Hundreds gather at second Boston Olympics community meeting

Approximately 300 members of the Greater Boston community convened Tuesday at South Boston’s James Condon Elementary School for the city’s second community meeting regarding Boston’s 2024 Olympic bid.

The community panel featured Boston Mayor Martin Walsh; David Manfredi and John Fish, co-chairs of the Boston 2024 Master Planning Committee; and Richard Davey, CEO of Boston 2024. Moderated by John Fitzgerald, Walsh’s liaison for the bid, the meeting covered a range of topics encompassing Boston’s 2024 Olympic bid. The United States Olympic Committee chose Boston as its bid city for the 2024 Olympic Games on Jan. 8, The Daily Free Press reported.

Tuesday’s panel included issues of transportation, security and the use of buildings after the 2024 Olympics, and emphasized the potential lasting legacy on the city as a result of the construction and improvements made in preparation for the Olympics.

“It’s not about 16 days or 30 days in the summer of 2024, it’s about 2030 and … 2040 and 2050,” Manfredi said during the panel. “And the plan wants to address issues like housing, issues like improved infrastructure, transit and transportation, reinvestment in public parks and recreation spaces that are committed to the youth of the city.”

Potential venues include the University of Massachusetts Boston — proposed as Boston’s Olympic Village — Franklin Park and White Stadium, Manfredi said. Some of the intended venues, Manfredi said, already have plans to be expanded or renovated regardless of whether or not Boston is chosen by the International Olympic Committee as the host city for the 2024 Olympics.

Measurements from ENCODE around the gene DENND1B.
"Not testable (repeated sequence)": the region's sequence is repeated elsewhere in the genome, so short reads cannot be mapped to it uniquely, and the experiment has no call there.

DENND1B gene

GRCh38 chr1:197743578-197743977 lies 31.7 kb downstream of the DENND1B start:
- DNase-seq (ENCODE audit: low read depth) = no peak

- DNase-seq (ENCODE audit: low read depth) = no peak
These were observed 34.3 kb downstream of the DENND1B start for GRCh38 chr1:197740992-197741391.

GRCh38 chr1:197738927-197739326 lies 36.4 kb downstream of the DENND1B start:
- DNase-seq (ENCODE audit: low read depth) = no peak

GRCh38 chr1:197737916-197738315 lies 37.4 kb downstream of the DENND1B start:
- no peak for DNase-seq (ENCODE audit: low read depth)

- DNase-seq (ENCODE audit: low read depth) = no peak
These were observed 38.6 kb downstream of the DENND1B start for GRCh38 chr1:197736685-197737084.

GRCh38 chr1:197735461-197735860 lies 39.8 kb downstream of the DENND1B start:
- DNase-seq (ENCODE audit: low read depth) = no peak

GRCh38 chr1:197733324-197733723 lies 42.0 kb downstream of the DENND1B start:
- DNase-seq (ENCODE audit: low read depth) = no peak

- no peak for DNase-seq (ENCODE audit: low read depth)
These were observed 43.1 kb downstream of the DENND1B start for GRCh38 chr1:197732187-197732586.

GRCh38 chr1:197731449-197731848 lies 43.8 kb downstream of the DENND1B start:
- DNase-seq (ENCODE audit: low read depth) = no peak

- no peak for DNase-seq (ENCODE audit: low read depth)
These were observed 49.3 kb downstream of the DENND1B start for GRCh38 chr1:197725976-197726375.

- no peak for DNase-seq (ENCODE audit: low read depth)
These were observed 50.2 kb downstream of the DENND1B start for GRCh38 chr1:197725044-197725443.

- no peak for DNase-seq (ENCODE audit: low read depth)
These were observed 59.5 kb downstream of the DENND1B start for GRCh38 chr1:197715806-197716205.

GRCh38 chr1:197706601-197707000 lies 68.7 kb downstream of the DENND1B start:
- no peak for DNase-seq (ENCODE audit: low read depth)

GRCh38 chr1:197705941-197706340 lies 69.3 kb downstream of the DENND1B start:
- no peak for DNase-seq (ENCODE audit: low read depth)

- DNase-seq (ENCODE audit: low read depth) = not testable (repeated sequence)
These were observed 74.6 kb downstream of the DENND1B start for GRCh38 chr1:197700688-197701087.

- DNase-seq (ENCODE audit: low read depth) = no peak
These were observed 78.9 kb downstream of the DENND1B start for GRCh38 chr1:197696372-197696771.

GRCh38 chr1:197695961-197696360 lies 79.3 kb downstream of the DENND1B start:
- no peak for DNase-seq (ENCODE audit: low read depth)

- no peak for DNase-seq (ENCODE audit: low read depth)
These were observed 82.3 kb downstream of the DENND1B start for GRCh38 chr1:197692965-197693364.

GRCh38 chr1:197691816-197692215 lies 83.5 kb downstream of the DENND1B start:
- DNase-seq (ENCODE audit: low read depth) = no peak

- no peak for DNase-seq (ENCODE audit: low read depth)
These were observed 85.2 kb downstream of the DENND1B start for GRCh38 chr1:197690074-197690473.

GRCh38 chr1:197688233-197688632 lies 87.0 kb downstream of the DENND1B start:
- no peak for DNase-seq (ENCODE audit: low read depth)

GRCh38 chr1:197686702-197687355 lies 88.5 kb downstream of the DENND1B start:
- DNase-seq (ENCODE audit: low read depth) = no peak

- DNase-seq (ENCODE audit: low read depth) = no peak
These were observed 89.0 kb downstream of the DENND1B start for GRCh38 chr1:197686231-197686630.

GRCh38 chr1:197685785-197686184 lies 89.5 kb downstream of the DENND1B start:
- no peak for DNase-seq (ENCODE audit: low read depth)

“The Olympics needs 16,500 beds for athletes themselves, for coaches and trainers, for the immediate team,” he said. “UMass Boston is planning to build somewhere between 5,000 and 6,000 beds over the next few years. So there is a real legacy. The Olympics [and] the Olympic movement can be the catalyst for helping get those done.”

Manfredi said Boston already has the transportation infrastructure needed to be successful in the 2024 Olympics as a result of the Central Artery/Tunnel Project, the Boston Logan International Airport expansion and the Boston Harbor clean-up.

The fate of Boston’s 2024 Olympic bid is partially hanging on the question of federal financial assistance offered to the city, Davey said in the panel.

“We need the federal government to provide the funds to have the security at the Olympics games,” he said. “In fact, any American city would need that. This isn’t necessarily about Boston hosting the Olympics. It is about if the United States ever chooses to host the Olympics again.”

The issue of security throughout the duration of the games relies largely on the funding provided. Walsh said he envisions the security model for the Olympics being similar to that of Marathon Monday, utilizing security checkpoints to ensure Boston’s safety.

“In light of what happened last year here in Boston at the marathon, we take security very seriously,” Walsh said during the panel. “Last year at the marathon, we were able to contain large areas of land by having checkpoints at certain areas. What I would envision here in the city of Boston is around Olympic Village, wherever that ends up being, and around where the stadium is … there will be checkpoints to get into those areas like we have on Marathon Monday.”

Residents expressed concern that the process of Olympics preparation would result in a situation similar to the Big Dig, in which more money was spent than expected, and in a longer period of time. Davey, in response, said the City officials have learned their lessons and plan on incorporating private sector dollars to prevent such a scenario from happening.

“We did lose a lot of ground. It was a mess, there’s no doubt about it,” he said during the panel. “We have the ability in this city and state to do things the right way.”